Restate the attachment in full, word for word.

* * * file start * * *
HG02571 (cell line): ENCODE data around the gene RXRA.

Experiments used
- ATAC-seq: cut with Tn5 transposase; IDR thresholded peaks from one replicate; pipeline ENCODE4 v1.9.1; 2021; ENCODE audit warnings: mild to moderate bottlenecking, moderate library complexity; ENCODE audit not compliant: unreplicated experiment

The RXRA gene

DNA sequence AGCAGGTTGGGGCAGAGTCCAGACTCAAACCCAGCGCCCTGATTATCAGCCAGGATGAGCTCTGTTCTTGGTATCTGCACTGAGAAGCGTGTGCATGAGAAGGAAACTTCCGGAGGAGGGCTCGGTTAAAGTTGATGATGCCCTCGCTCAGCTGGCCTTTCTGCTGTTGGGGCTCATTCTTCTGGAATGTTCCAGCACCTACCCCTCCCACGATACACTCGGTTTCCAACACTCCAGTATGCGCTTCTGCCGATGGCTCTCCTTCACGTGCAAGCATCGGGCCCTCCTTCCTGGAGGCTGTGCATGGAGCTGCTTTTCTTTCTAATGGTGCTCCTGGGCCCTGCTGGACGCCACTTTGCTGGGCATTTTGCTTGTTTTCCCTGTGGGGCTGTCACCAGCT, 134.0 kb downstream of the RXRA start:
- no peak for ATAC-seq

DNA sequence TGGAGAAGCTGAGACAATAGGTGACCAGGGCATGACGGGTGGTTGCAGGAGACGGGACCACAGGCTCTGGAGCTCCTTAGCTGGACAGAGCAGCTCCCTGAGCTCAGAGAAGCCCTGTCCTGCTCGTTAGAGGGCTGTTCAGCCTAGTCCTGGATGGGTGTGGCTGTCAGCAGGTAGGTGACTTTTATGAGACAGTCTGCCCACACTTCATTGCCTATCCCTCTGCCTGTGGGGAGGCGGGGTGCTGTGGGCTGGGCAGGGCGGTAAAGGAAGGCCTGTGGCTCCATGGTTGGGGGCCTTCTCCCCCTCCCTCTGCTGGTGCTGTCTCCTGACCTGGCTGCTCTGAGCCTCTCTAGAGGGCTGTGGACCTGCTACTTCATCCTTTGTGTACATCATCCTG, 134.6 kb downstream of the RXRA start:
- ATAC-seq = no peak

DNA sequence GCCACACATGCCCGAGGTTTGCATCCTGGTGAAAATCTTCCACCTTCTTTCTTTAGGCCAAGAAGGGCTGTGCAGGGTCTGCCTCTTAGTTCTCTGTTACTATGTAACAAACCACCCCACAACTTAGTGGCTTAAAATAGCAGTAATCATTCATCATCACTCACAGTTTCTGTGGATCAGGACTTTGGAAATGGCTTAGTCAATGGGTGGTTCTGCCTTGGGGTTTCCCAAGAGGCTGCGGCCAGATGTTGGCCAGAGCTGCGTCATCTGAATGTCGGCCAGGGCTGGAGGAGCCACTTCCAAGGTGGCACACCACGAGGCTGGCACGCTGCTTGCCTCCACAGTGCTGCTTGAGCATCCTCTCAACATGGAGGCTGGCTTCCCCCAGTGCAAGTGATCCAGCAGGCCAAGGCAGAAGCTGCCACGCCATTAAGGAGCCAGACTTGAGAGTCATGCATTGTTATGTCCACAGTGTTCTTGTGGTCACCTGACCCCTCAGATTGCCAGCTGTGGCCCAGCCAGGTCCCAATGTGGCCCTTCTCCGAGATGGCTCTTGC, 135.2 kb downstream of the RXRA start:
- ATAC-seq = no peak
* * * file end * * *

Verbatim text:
HG02571 (cell line): ENCODE data around the gene RXRA.

Experiments used
- ATAC-seq: cut with Tn5 transposase; IDR thresholded peaks from one replicate; pipeline ENCODE4 v1.9.1; 2021; ENCODE audit warnings: mild to moderate bottlenecking, moderate library complexity; ENCODE audit not compliant: unreplicated experiment

The RXRA gene

DNA sequence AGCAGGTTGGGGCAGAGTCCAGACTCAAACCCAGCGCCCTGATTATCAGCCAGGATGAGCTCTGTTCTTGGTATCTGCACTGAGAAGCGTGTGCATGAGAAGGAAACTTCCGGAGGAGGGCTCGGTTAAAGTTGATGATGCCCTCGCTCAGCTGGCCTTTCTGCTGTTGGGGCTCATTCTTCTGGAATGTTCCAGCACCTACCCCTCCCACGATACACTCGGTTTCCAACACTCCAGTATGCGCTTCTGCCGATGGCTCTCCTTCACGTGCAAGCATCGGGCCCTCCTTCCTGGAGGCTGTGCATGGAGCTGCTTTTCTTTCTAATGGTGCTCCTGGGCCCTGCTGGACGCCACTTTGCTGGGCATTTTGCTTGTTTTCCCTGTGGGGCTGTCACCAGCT, 134.0 kb downstream of the RXRA start:
- no peak for ATAC-seq

DNA sequence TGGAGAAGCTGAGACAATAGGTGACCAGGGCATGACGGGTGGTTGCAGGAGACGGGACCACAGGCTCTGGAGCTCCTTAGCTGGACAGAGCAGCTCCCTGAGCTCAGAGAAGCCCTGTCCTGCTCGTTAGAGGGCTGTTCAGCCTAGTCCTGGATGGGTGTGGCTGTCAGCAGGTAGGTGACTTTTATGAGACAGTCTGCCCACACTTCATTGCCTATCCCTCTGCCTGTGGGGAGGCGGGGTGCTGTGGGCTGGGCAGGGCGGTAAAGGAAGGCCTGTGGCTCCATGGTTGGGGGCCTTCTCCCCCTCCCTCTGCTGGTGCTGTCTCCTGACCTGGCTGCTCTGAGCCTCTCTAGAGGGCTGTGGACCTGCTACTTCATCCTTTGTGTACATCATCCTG, 134.6 kb downstream of the RXRA start:
- ATAC-seq = no peak

DNA sequence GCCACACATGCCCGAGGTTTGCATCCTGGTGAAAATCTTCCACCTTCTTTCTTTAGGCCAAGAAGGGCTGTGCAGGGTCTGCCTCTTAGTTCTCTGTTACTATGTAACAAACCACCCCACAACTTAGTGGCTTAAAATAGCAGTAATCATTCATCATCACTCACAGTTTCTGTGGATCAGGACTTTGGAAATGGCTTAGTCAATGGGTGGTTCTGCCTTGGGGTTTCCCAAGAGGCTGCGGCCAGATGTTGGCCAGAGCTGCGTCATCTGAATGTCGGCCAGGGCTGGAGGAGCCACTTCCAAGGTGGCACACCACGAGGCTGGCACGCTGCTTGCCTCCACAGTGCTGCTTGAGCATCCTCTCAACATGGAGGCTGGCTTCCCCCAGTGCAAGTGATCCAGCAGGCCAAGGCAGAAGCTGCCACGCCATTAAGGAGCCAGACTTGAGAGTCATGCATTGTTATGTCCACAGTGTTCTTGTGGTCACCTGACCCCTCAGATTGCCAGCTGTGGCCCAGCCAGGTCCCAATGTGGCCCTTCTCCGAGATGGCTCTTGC, 135.2 kb downstream of the RXRA start:
- ATAC-seq = no peak